I’ll translate some of the back later, but I need to go into a coma again before I can do that.
It took a long time to reach this moment, but it’s finally here. What I have for you is no (much) less than 9 minutes in heaven. Enjoy, and watch out for samurai who scour foreign lands for people just like you.
I know this isn’t really related to Japan at all, however since it’s related to teaching and includes many interesting ideas I recommend you watch it. If you’re a teacher/educator why don’t you give these (or something similar) a go? You know, for the shire and all that.
For any language, when you listen to a foreign language that you don’t understand you sometimes hear words in your own language. There’s a word for that in Japanese, soramimi (空耳). Through my Sunbook travels I have found some words that could be considered the English equivalent of soramimi. I present some of those to you now.
At some point in the past I did something where I went somewhere to take somethings of stuff. I’d tell you more, but then I’d have to make a futile attempt at fatally wounding you; this, quite obviously, would put me in a large pickle. Who wants to stand next to someone who tried to perform an afterlife-enhancing technique on them? No one, probably. We’re getting way off topic.
Well, I guess I can tell you a little without having to resort to useless violence. There are these places in Japan that were former ninja lairs while at the same time being a regular town – i.e. hidden while simultaneously not hiding, one of the many secrets of pajama wearers. Since you’ve read this far without punching me (or my fake cockatiel) in the face I don’t see any problem telling you the name of the place I went, Iga.
If you ask Japanese people if ninjas don’t exist anymore they’ll look at you like you’re a moron and give you one of those condescending pats on the head. However, don’t let this fool you, fool, you think they’d actually spill the beans? In the land of rice? Never. Not only are ninjas all around you, but they love to just hang around in the strangest of places for no good goddamn reason. You’d know more about this, but they only show themselves in April and May in Iga. Your first impression might be to fear for your life, don’t. What you are feeling is the little samurai that lives inside each and every one of us. They will feel mighty at times, but not around ninjas.
Although it’s unknown if it’s known or unknown, dogs are sometimes said to be ninjas – dogjas in ninsguise. Nonetheless, there are dog cafes in existence within the city limits of Iga and they sell things in quantities! Although I was emotionally famished just walking through the door I still had enough strength to order a energy revitalizing piece of cake. Unfortunately, before I had the chance to take a bite of it a dangerous, hairy, and extremely small ninja came out of nowhere and ordered me to hand it over in nindog. I acquiesced to its request but ever so reluctantly to show it that I only did so because my training is not that great.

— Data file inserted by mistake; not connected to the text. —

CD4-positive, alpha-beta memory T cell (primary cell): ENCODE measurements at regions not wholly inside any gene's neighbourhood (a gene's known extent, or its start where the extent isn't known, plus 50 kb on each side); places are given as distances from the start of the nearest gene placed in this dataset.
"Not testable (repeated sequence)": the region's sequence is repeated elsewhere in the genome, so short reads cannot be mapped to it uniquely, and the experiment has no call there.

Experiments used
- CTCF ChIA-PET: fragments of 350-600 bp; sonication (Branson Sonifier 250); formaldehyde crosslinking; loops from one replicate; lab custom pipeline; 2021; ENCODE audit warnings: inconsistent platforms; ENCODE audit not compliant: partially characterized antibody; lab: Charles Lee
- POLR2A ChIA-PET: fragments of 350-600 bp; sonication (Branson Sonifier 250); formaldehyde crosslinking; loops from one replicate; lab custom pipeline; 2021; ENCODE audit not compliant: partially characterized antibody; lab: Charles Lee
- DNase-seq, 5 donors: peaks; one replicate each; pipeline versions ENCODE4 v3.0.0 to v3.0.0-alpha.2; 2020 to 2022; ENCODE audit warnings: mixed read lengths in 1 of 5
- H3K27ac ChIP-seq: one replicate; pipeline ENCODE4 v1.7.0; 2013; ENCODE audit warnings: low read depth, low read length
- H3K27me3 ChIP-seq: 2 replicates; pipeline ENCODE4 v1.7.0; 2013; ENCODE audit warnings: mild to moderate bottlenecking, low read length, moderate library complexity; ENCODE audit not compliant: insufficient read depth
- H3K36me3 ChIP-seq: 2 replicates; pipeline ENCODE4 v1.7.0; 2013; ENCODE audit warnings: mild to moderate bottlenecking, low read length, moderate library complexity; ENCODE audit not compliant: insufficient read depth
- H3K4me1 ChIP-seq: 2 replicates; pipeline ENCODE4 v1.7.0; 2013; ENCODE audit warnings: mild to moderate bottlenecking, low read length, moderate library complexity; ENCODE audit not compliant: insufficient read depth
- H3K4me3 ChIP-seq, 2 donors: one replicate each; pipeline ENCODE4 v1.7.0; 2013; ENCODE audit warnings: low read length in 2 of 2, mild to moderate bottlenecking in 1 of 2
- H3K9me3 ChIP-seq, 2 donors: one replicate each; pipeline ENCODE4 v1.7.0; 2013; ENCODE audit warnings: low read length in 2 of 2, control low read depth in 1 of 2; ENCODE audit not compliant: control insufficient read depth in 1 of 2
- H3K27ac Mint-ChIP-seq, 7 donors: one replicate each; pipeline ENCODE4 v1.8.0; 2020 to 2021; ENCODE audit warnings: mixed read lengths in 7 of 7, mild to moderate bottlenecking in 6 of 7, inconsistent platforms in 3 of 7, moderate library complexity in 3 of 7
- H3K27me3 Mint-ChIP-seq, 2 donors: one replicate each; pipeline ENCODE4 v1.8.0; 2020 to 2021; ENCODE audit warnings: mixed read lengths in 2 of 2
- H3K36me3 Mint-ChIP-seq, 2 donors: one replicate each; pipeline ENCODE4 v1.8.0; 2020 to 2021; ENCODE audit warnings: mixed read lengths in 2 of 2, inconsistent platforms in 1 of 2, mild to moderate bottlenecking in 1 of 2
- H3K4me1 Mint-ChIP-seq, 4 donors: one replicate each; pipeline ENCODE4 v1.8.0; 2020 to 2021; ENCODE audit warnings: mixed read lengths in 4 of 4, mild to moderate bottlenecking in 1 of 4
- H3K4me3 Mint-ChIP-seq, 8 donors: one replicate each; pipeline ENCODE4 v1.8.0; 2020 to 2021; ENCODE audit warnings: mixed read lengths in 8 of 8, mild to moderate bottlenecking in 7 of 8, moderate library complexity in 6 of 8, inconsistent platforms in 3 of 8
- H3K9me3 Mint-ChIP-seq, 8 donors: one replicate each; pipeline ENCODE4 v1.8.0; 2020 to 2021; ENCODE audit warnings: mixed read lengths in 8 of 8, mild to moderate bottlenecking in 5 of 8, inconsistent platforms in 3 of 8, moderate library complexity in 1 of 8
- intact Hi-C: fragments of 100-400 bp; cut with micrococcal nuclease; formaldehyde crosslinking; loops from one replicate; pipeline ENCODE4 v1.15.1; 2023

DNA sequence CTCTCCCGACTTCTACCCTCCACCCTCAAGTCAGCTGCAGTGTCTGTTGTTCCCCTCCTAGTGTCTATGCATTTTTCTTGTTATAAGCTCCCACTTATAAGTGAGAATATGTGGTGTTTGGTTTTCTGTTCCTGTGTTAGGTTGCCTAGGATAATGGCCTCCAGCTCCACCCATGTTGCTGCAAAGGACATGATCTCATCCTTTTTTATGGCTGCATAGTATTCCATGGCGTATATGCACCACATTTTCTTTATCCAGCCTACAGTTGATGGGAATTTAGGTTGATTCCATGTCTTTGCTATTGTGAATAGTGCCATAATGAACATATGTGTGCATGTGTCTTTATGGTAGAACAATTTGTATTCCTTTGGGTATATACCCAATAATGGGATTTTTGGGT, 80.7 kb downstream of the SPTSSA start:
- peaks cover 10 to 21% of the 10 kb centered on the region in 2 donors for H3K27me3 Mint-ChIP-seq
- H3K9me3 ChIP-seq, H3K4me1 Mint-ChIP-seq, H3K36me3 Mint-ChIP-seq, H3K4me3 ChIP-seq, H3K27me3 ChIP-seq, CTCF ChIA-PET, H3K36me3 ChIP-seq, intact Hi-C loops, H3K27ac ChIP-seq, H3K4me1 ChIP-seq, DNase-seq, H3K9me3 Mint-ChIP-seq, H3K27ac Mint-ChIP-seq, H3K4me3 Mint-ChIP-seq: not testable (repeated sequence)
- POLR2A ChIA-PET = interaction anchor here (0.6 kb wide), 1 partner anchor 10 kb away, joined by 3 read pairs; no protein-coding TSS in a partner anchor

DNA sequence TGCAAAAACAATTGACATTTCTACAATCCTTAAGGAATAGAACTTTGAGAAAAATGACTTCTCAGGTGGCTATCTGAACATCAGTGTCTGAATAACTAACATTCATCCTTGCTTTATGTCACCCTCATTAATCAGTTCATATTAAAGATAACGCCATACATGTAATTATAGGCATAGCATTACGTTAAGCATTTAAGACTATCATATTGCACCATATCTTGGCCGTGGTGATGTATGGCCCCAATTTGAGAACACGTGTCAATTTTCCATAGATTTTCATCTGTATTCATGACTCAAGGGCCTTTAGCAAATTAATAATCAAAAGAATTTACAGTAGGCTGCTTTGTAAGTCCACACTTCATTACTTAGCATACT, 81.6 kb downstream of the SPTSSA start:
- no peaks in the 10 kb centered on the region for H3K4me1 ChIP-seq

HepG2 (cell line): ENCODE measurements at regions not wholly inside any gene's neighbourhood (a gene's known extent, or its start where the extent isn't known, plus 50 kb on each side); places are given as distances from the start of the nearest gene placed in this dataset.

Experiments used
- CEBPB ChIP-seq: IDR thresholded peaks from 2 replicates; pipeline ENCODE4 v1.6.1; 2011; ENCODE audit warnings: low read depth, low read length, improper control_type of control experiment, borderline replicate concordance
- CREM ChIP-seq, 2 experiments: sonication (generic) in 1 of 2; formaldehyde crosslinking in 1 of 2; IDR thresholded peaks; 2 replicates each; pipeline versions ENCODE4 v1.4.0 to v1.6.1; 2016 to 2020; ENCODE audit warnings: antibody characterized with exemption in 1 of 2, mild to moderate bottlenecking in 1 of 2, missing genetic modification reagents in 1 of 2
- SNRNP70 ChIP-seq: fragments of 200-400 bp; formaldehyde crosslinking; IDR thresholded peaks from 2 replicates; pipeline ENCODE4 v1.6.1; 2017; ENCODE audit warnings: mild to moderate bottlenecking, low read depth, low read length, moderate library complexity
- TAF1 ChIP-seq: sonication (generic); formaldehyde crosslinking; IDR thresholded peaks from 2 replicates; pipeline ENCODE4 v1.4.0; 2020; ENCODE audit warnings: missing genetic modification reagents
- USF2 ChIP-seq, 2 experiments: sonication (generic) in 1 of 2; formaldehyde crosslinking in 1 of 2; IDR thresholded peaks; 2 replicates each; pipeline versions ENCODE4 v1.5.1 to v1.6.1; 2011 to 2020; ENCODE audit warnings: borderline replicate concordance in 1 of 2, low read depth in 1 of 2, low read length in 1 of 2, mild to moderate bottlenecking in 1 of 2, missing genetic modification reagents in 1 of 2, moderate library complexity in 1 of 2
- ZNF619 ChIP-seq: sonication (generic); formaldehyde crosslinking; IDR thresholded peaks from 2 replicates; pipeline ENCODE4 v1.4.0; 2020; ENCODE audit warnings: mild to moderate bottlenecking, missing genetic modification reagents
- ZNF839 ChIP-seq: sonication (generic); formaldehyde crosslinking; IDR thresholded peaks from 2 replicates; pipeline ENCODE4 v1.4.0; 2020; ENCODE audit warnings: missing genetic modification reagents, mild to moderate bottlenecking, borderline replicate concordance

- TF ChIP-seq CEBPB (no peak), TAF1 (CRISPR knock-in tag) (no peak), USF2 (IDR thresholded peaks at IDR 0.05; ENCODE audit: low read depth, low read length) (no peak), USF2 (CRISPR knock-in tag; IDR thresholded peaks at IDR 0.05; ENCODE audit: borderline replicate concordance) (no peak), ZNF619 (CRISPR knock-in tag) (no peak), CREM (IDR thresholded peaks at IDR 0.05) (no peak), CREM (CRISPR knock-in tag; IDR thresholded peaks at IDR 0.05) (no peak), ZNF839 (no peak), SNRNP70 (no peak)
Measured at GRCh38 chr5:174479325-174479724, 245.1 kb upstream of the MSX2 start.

Even as I was giving up and devising a way to get back to my land of ninja-less honey, I had realized that I was being tracked the entire time. Luckily, my brain reappeared (also a ninja) and my newly thunked plan to remove me from my quandary worked like a tchotchke. Seeing as how I’m typing this I’m safe and everything is back to … ninja ninja ninja.
You. Mothers. Of. Truckers. The level of shit I’ve had to deal with because of you bastards is far too high. Yes, an earthquake that causes that tsunami that then subsequently causes a nuclear quandary is quite bad and seriously alarming. Nonetheless you managed to take the fear and sensationalism to new goddamn heights. I hear SpaceX would like to use your abilities to help make personal space flight a reality. But hey, maybe younzes westerners don’t know that your media was riding the fumes of high ratings and you were taking all claims at face value; I can only slightly blame the citizenry when pretty much any type of media (sans part of the ‘net) you’d use would give you the exact same scare garbage. So what, actually, are those non-eastern information-telling people doing wrong?
Before we get to that here’s some stuff to read/watch:
All read up now, you big-nosed, gundam-loving fiends? Without having to go into depth about what is fucked up about the US/UK media (easily a 400 page book), let’s just take a look at the headlines and crazy shit said by newscasters, headlines, and the those that were brought on to discuss the incident. Let’s start with the easily most egregious example, The Sun. Now you could say “That’s not fair!”, but, sorry, I don’t give a shit. Highlighting the worst gives us a better view of how far the average viewpoint spread will be. Below is one of their headlines after the earthquake.